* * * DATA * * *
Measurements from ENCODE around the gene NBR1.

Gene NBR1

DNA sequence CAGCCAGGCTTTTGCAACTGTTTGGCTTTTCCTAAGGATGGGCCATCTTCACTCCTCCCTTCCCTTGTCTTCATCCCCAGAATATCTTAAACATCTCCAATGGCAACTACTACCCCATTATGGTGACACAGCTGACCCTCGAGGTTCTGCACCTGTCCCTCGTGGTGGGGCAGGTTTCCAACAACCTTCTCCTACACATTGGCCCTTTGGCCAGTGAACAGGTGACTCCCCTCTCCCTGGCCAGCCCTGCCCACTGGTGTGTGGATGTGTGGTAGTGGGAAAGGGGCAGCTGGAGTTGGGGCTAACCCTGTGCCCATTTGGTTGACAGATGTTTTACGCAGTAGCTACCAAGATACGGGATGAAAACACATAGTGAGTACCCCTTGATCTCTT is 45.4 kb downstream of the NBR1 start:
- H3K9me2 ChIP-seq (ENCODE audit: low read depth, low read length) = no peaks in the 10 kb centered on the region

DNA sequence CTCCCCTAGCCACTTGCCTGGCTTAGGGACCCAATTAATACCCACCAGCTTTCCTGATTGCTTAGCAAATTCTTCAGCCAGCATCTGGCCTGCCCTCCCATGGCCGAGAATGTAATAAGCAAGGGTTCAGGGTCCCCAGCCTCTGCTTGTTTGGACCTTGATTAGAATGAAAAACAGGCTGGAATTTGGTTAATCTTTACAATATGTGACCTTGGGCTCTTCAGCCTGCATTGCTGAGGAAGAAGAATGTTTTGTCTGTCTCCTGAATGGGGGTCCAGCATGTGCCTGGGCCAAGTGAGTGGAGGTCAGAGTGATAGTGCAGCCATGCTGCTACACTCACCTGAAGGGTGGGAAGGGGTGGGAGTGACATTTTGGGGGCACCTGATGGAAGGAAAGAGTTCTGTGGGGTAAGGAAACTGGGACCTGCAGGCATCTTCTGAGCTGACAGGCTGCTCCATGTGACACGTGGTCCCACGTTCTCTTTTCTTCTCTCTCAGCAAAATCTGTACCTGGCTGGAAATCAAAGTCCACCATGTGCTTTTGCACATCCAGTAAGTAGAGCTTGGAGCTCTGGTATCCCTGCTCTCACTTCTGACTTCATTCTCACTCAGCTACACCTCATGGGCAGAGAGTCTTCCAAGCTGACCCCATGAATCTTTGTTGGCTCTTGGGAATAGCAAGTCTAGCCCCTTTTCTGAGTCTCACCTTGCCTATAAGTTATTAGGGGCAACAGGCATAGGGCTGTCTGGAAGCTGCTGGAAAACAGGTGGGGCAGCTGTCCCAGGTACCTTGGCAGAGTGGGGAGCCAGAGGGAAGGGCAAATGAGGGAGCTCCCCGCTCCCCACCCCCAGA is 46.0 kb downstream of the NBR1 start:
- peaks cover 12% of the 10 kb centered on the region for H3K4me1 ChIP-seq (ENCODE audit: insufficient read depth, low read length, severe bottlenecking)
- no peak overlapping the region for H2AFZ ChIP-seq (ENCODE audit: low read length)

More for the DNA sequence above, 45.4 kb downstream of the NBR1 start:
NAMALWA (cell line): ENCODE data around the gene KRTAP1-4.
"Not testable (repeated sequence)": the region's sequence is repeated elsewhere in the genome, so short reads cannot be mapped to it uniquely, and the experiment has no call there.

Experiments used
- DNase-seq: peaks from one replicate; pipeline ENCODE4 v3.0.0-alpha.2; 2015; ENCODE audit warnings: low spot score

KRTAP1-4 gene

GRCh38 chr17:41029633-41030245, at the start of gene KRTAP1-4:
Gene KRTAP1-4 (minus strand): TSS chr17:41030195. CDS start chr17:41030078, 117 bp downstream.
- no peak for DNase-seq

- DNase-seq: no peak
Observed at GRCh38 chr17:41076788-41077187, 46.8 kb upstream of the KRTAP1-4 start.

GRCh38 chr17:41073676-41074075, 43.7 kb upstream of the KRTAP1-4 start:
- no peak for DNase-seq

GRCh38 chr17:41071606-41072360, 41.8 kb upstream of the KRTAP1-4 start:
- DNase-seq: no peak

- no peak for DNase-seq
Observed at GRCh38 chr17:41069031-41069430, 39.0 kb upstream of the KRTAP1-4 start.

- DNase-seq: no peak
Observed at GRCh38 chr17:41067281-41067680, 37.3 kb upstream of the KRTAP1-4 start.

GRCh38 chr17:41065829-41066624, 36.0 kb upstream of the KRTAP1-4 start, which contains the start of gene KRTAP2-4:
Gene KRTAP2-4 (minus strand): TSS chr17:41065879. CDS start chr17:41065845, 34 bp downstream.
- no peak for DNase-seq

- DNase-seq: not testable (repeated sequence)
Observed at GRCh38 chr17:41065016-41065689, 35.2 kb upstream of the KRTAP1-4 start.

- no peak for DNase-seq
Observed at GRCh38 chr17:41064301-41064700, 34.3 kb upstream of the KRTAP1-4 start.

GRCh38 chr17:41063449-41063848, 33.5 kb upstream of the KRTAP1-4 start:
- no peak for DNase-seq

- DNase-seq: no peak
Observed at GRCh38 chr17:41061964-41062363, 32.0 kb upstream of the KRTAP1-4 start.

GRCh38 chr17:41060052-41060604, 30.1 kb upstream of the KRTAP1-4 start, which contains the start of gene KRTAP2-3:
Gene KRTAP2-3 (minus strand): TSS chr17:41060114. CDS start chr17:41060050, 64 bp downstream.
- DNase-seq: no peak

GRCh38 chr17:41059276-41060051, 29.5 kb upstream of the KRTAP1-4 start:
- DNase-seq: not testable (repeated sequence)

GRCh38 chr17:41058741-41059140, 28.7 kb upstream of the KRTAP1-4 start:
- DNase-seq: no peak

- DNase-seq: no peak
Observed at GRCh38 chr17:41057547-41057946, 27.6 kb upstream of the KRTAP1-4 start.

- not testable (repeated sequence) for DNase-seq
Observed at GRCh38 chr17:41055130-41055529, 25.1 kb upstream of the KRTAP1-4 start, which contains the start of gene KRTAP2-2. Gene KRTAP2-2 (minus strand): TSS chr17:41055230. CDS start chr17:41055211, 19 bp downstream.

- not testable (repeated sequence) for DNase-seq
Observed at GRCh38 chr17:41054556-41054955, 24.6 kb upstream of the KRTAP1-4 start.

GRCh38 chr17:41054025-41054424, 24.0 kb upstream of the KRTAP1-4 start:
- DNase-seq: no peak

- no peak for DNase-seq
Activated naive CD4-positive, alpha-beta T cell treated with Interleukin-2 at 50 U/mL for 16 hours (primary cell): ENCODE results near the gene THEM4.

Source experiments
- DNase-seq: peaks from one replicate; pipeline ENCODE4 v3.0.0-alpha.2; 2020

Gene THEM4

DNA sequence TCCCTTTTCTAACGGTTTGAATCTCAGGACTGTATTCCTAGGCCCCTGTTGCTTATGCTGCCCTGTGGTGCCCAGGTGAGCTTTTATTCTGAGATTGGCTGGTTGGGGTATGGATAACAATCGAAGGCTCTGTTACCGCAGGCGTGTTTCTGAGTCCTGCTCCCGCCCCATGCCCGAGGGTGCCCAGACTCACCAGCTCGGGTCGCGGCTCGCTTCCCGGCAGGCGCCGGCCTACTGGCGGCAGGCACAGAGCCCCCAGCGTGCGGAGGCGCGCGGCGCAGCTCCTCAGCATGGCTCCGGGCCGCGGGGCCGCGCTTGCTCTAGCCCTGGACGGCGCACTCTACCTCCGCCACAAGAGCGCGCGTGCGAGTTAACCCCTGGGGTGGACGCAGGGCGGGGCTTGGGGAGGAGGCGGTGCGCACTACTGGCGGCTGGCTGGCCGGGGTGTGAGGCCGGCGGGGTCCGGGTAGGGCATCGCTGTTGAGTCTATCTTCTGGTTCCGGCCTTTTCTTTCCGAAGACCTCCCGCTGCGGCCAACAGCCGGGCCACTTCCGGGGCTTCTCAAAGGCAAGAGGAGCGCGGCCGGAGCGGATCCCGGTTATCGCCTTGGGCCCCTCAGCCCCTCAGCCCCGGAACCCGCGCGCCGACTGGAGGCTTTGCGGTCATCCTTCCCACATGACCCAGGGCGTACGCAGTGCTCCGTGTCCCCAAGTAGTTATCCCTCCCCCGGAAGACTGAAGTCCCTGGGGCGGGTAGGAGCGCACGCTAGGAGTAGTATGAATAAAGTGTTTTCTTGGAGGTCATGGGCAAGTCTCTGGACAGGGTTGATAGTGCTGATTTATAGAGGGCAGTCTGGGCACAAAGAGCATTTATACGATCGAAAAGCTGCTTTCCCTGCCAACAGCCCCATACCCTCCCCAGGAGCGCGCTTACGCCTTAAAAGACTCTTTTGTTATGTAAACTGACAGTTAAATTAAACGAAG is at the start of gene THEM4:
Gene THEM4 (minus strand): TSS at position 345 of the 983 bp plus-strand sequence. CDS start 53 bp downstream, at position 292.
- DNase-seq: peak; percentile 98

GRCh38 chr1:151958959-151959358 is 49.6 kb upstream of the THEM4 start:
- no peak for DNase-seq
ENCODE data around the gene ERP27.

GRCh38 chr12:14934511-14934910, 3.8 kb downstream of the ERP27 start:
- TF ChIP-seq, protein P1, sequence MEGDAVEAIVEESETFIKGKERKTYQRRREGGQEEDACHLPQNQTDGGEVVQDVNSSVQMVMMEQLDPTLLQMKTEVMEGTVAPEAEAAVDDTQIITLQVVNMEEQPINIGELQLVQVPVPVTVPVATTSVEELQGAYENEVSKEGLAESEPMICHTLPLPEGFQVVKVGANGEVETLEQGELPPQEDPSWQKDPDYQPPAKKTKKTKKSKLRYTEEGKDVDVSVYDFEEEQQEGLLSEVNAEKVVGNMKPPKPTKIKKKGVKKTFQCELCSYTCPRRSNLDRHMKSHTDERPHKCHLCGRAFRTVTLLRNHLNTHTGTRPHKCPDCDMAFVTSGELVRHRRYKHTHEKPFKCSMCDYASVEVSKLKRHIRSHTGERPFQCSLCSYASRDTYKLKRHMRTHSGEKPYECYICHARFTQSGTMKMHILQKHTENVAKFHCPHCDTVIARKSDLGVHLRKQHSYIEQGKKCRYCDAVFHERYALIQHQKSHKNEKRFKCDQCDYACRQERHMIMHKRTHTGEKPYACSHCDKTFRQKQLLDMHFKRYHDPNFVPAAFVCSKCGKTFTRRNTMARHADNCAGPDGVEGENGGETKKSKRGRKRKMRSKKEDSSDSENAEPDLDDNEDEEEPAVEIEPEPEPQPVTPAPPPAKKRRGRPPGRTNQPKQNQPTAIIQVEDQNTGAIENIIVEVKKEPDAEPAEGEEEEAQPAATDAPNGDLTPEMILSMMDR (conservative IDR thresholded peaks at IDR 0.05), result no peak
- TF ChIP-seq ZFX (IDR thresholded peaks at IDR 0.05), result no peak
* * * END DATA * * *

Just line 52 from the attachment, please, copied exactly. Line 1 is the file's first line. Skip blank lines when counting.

- DNase-seq: no peak